By Jon Tidd, Esq.
Working with a donor to structure a gift can often require more than gift planning knowledge; it sometimes involves using one’s moral compass.
Ethics and charitable giving: Like trying to put your arms around a skyscraper, the subject is much too large and complex to easily comprehend.
Consider the ethical dilemmas inherent in these commonplace actions:
- Issuing a gift receipt for a gift of stock made via depository trust company (DTC) transfer
- Sending a letter to a gift annuity donor telling her what her charitable deduction will be
- Advising a prospective charitable remainder trust donor in writing of the tax consequences of the proposed trust
The DTC stock gift
When is a gift considered complete for tax purposes? Is it the date the nonprofit receives the stock, or the date the stock is wired out of the donor’s account? In today’s volatile equity markets, even one day can make a big difference.
Unfortunately, there is no court case, Treasury regulation or ruling on this point. For the nonprofit to place a value on a gift receipt for a gift of DTC stock is, in effect, to give legal advice to the donor, because the donor will surely take that value and run with it.
But there is a way out. According to IRS regulations, a gift receipt for a noncash gift need not state a value and donors can be advised to determine the gift’s value for tax purposes in consultation with their advisors. If the nonprofit decides to include an estimate of the value, however, the gift receipt can include a statement that the value shown is not necessarily the amount of the donor’s tax deduction for the gift, and that the donor needs to check with his or her own tax advisor to determine how to claim the gift for tax purposes.
The charitable deduction problem
Let’s consider sending the gift annuity donor a letter listing her charitable deduction for funding an annuity. What’s wrong with this? The computer software provides the correct deduction figure, doesn’t it?
Well, maybe. But then again, maybe not. After all, the donor’s overall federal income tax charitable deduction for the year is subject to various limitations. In addition, keep in mind that the donor can elect to use the discount rate for one of the two months preceding the gift month if the proper election is made on the tax return.
Giving a gift annuity donor a charitable deduction figure without also providing some carefully worded caveats is not the right thing to do, legally or ethically.
Advising the CRT donor of tax consequences
No matter the situation, it is not legally or ethically appropriate for a development officer, even if he or she is an accountant or lawyer, to advise donors or prospective donors on anything other than the organization’s policies, such as its willingness to serve as a trustee or gift crediting.
Providing information is one thing. Advising—that is, giving tax or other legal advice—is quite another. Many donors want advice from gift planners. Gift officers must resist this pull while still being helpful.
What emerges so far are two important points: 1) In the gift planning arena, it is better by far to anticipate and thereby avoid problems rather than to try to solve problems that have arisen. 2) Part of avoiding problems is being careful, disciplined and precise in the use of language, both spoken and written.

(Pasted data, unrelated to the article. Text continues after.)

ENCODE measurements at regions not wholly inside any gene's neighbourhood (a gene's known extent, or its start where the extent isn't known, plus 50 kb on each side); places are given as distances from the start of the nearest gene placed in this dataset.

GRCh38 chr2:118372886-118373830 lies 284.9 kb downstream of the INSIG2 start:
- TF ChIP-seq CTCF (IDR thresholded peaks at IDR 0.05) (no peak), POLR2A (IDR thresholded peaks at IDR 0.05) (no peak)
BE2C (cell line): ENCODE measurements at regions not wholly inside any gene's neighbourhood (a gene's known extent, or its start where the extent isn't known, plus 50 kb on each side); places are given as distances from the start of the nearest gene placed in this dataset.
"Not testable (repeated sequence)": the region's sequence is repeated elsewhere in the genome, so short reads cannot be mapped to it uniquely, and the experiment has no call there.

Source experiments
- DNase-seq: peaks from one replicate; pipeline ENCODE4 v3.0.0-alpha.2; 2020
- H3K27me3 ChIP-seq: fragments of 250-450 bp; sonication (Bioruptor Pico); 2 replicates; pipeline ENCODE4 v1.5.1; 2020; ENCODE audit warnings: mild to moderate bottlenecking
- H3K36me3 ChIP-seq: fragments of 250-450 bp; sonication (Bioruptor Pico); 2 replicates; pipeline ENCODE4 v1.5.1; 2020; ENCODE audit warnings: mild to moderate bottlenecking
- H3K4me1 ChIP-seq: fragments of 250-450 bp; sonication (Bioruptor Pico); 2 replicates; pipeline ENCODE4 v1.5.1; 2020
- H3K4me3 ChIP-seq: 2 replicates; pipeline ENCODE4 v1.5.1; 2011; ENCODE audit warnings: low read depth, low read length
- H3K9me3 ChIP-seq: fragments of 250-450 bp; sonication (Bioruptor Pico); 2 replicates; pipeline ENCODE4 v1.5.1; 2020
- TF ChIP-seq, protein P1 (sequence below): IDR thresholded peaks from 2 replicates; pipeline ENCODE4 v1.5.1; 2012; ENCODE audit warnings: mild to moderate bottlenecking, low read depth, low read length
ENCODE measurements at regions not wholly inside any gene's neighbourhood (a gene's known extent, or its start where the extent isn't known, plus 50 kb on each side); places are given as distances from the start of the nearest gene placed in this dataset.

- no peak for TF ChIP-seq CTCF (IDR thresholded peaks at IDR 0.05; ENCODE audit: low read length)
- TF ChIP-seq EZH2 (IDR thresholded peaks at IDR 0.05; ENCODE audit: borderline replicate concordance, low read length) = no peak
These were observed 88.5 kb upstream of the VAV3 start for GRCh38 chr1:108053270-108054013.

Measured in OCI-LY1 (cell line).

The moral component
So far, we’ve looked at problems we can think of as being ethical in nature but which are actually rooted in the law. Some other ethical problems in the gift planning environment, while having a legal dimension, also have a very strong moral component.
Suppose a development officer is working with an elderly individual who places absolute trust in the development officer and is looking to him to guide her in making the best decision as to how to make a sizable “life income” gift. The development officer is convinced a gift annuity is the best gift plan for the donor. His CEO and business officer want him instead to heavily promote the use of a charitable remainder annuity trust (CRAT), which puts his organization at less risk but places the donor at a higher risk of corpus exhaustion that could result in cessation of payments to her. A gift annuity may also offer more favorable tax treatment of payments when received.
Since the development officer is caught between duty to the organization and duty to the donor, he should urge the donor to turn to a competent advisor (attorney or accountant, for example) so that he can do his job while being assured the donor’s interests are adequately and independently represented.
Are there any gift situations completely free of ethical considerations?
There are, but they are few and far between. So how should a gift officer deal with this? The best approach is a reflective, mindful one, in which acting in rote fashion is set aside in favor of asking oneself the right questions. To grow as a development officer is to keep getting better at asking those questions—and learning where to go for answers.
Jonathan Tidd is an attorney whose practice is limited to advising charitable organizations on gift planning issues. Jon has served as a technical resource to Sharpe Group for more than 30 years, and is a member of the Arizona, Connecticut, Illinois (inactive), Indiana (inactive) and New York Bars. His clients include a wide range of educational, healthcare, arts, human rights and social service organizations. His articles on charitable gift planning have appeared in The Journal of Taxation; Estate Planning; Taxes—The Tax Magazine; Trusts & Estates and other professional journals.
He contributes regularly to Sharpe Group’s blog. ■